May 15, 2015

I Graduated From College, Now What?

On June 22, 2005, my senior class at Trumbull High school graduated. I wasn’t there. My carelessness and lack of focus landed me a spot in summer school. My home was down the road from school, so I spent the afternoon at a park across town to avoid hearing the outdoor ceremony. That Wednesday was the perfect summer day; the sky was void of clouds with just the right amount of breeze. It was also my 18th birthday.

I had always rebelled against education. Instead, I spent my time superficially: gossip, boys, partying. I couldn’t break free from a trend most teens balance with responsibility in their academics.

17 years-old in my first car.

17 years-old in my first car

While my former classmates were preparing themselves for college life, I continued working at a Subway in town. I worked my ass off, bringing in minimum wage paychecks just to piss them away in one visit to the mall.

It took me a while to realize that I wasn’t going to be young forever, and soon enough, $250 dollars a week wouldn’t be enough to do any of the things I dreamed for myself. Because in between parties and hangovers, I did dream. I wanted to write. I wanted to travel. But most of all, I wanted to give my parents a reason to be proud of their daughter.

A few years later, I enrolled in classes at a community college and quickly saw myself thriving in the arts. I wrote and edited for the school newspaper and graduated two years later with an Associates in Fine Arts. I credit every ounce of my love for education to that 2 year experience, to the professors who took genuine interest in my thoughts, and especially to the community of students and friends who wanted a clean slate, too.

Earning my associates represented a rebirth. I always hated school: math, science, gym, teachers, math, science. It always seemed so technical, and technical isn’t me. Technical isn’t my hometown, it isn’t America, and it isn’t the world we live in. Creativity is what has expanded humankind into a beautiful, sad, true thing.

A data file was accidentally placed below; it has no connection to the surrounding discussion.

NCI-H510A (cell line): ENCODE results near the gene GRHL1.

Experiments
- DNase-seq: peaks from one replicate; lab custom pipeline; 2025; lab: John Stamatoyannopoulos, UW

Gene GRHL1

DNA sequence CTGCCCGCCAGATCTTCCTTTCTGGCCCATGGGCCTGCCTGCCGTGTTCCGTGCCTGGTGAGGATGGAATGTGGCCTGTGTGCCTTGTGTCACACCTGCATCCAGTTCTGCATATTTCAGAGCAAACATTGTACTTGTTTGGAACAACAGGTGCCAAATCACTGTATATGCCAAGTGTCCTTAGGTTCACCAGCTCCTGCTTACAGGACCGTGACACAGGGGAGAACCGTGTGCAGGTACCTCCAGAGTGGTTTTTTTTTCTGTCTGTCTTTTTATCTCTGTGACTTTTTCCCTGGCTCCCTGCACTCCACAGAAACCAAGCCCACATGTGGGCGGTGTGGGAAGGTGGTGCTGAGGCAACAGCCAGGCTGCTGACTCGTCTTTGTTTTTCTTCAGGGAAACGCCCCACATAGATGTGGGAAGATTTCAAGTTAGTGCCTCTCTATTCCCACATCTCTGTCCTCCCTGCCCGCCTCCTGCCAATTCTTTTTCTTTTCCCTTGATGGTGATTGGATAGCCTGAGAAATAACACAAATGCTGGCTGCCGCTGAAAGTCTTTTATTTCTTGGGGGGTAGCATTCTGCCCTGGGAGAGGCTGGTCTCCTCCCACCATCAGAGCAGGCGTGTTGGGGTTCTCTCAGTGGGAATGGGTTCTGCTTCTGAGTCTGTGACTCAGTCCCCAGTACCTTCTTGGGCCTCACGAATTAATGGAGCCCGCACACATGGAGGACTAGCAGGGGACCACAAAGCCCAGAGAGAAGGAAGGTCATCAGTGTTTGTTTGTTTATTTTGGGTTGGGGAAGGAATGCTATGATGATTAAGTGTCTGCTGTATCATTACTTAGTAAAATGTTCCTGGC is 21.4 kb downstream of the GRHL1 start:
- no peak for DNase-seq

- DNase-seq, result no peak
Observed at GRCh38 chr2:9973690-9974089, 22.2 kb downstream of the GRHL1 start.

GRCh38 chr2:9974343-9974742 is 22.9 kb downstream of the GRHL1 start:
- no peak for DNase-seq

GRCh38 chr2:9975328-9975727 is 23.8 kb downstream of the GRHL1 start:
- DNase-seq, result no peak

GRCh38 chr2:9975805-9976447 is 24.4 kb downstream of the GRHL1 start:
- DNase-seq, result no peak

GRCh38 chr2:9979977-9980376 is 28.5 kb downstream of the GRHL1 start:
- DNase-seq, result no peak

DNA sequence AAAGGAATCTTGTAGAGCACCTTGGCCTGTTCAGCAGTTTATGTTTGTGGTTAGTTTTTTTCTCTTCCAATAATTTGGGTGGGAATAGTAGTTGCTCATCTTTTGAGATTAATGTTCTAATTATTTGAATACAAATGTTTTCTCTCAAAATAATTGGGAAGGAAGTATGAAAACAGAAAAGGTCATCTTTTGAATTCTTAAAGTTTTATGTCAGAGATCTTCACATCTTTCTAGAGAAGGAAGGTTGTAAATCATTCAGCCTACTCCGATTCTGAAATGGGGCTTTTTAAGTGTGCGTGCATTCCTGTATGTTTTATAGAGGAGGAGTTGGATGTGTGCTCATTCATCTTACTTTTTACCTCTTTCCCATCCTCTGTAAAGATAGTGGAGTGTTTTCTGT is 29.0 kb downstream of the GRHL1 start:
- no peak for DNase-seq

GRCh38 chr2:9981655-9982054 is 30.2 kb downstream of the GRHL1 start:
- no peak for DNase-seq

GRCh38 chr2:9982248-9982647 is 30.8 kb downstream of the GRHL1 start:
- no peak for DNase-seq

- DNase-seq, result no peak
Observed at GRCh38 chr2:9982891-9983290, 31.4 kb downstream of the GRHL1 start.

Everyone has a specialty, and I was looking to make something of mine. I started my undergraduate at Southern Connecticut State University in 2011 and graduated two weeks ago. I made a few switches with my major before settling for liberal arts only two semesters before graduation. The decision was made out of fear. I was too afraid to continue taking required courses with the looming threat of student loan debt. As if the pressures of finishing a degree weren’t enough, Sallie Mae took obvious pleasure in mailing me statements. “This is NOT a bill” they’d say, but it would be soon. I decided to pack up the credits I already earned and call it a day. I have a Bachelors of Science with three minors: journalism, communications, and public health.

I’m now have $45,000 dollars owed to student loans. I also happen to live in one of the richest counties in the country, but my daddy still can’t get me a job at a hedge fund to pay that off. Being blue-collar in Connecticut doesn’t get you far, and I have seen my parents struggle with constant tax increases and the high cost of living for too long. Woe is me.

When people ask me what I plan to do with my degree, my skills learned in college, my future, I stumble over my thoughts. “I don’t know,” I tell them, only to get looks of confusion and oddly enough, disappointment.

I walked though, I walked up those steps and across the stage and received my degree in front of a crowd of thousands. My parents and sister were there to cheer me on, and for now, that’s enough.

Until my first Sallie Mae bill comes through the mail.

May 15, 2015

May 15, 2015